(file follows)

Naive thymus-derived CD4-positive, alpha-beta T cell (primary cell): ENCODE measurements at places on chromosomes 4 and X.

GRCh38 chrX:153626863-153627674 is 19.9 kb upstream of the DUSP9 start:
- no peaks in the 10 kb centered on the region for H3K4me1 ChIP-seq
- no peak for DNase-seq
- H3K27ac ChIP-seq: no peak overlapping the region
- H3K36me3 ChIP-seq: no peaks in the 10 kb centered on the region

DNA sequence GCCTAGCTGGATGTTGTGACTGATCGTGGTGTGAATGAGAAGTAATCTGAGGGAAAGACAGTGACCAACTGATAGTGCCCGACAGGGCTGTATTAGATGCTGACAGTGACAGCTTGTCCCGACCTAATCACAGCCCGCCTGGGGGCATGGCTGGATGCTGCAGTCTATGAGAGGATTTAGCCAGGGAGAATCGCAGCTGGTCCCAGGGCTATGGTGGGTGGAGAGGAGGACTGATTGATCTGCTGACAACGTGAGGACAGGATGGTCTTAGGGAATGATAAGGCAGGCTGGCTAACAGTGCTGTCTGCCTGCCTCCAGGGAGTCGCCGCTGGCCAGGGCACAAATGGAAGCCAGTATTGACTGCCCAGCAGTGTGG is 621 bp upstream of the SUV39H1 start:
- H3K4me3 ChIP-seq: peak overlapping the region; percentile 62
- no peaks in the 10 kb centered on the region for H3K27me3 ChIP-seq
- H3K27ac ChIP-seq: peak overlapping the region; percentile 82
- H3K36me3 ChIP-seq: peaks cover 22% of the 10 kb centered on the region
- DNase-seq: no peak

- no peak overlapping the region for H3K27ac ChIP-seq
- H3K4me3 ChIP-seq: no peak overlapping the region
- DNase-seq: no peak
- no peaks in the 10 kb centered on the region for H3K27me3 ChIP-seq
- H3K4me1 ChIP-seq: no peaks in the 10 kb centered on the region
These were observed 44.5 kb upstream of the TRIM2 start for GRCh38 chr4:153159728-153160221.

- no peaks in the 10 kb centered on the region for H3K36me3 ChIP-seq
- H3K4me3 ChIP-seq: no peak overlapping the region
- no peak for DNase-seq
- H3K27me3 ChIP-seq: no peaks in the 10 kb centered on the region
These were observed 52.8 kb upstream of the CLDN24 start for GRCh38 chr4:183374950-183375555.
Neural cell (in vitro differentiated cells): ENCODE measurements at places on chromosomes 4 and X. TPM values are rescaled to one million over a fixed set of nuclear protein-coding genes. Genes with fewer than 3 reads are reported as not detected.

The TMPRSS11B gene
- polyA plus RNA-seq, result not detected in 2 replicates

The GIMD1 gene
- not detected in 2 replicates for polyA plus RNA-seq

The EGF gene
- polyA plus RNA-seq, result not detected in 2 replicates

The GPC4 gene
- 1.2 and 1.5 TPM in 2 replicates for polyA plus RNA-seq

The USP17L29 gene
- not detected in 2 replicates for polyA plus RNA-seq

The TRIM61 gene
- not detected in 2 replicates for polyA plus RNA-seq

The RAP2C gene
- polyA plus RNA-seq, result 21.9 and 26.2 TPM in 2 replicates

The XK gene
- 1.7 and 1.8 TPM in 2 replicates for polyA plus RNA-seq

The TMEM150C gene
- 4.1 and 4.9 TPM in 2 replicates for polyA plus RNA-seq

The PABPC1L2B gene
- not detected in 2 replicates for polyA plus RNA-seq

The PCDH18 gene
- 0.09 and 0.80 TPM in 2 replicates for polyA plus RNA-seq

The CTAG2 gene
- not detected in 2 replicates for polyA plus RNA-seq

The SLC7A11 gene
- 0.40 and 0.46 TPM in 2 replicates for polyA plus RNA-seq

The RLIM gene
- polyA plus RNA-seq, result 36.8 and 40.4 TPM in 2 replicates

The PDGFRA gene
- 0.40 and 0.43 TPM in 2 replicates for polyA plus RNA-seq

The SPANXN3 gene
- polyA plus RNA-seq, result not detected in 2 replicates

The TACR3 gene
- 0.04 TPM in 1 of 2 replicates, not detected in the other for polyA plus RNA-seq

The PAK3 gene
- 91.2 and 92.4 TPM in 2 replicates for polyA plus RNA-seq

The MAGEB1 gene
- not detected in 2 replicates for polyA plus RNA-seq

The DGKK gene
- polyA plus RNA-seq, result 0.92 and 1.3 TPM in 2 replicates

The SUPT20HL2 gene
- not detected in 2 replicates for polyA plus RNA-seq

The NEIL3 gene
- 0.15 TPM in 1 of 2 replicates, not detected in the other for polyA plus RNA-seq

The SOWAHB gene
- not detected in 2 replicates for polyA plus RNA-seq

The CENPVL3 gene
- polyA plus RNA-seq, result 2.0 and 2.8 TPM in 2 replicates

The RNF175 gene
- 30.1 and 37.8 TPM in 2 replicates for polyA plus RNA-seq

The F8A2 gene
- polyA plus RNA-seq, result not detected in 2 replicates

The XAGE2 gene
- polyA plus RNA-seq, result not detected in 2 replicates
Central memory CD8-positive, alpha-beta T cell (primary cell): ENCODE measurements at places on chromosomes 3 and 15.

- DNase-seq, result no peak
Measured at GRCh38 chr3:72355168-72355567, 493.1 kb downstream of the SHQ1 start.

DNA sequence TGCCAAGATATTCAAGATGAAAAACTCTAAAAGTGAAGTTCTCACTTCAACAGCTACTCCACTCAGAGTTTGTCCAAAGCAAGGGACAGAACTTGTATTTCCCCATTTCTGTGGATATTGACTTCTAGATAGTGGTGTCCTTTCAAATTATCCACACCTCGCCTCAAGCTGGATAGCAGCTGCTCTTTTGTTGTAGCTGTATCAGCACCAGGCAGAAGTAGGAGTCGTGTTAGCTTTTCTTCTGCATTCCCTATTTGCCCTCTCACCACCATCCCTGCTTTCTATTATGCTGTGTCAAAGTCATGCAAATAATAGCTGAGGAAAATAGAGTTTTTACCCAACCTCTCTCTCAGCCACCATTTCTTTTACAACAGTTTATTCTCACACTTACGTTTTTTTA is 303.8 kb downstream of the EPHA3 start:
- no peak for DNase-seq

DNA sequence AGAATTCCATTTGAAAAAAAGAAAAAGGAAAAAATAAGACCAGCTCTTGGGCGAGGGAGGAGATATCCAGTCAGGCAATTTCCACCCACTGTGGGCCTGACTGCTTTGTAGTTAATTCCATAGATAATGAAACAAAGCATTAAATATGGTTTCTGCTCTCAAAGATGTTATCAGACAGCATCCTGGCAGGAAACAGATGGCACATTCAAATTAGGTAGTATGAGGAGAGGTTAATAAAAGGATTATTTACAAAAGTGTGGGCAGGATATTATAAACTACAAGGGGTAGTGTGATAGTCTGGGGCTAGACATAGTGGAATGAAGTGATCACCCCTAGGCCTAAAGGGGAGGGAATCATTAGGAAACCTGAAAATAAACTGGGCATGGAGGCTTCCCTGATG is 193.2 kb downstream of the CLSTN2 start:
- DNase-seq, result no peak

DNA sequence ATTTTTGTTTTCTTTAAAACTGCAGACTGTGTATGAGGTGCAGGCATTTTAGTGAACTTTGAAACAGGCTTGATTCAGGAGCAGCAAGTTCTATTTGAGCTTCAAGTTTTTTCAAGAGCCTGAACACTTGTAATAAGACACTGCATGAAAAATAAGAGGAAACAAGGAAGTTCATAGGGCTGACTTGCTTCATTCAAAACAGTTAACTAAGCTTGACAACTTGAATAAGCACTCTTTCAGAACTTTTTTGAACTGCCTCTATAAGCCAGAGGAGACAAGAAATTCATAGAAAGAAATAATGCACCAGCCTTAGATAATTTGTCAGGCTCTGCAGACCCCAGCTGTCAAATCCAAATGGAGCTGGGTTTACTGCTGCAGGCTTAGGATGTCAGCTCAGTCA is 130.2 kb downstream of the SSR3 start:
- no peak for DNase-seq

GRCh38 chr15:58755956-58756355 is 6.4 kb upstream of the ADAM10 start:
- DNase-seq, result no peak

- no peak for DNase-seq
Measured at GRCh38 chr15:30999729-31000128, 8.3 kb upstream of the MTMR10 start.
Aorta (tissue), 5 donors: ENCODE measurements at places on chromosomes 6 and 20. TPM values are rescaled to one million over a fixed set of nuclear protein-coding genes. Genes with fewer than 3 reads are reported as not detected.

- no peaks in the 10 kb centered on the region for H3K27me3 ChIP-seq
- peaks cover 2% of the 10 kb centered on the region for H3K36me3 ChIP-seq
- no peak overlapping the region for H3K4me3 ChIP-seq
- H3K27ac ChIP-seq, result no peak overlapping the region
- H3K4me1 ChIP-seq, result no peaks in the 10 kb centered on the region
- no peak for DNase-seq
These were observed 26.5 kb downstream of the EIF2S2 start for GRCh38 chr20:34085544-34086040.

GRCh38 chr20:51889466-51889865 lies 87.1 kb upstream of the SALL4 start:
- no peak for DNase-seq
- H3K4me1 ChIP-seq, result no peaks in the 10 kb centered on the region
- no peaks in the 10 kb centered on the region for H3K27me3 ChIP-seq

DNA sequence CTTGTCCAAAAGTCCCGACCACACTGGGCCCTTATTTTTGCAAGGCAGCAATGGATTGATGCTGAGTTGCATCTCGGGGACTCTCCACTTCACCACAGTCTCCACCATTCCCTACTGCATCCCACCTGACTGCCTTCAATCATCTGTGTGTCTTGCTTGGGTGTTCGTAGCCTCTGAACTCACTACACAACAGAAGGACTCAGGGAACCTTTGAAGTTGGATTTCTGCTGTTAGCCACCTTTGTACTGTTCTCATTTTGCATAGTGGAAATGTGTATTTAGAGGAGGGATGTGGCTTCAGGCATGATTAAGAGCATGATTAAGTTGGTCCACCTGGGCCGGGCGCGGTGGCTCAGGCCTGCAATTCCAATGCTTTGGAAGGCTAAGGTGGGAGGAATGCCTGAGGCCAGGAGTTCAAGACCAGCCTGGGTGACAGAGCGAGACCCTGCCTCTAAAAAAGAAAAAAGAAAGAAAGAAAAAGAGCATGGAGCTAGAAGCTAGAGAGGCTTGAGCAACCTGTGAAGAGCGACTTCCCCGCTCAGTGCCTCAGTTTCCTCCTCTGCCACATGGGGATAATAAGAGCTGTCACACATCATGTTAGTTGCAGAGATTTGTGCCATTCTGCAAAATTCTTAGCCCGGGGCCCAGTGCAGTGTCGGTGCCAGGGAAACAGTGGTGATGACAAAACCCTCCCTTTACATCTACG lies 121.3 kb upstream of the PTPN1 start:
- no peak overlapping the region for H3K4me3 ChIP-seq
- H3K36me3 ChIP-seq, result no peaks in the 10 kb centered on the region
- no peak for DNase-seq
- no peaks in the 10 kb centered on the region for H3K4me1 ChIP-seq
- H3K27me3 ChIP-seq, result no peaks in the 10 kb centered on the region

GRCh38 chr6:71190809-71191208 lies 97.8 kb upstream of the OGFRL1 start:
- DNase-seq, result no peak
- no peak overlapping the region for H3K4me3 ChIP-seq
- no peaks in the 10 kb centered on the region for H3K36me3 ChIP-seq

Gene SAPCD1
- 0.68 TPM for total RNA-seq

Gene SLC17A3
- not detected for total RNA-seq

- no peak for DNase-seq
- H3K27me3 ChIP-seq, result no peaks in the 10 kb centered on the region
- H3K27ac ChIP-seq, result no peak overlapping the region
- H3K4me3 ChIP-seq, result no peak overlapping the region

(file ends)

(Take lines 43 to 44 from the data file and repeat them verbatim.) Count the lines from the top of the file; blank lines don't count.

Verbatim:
The PABPC1L2B gene
- not detected in 2 replicates for polyA plus RNA-seq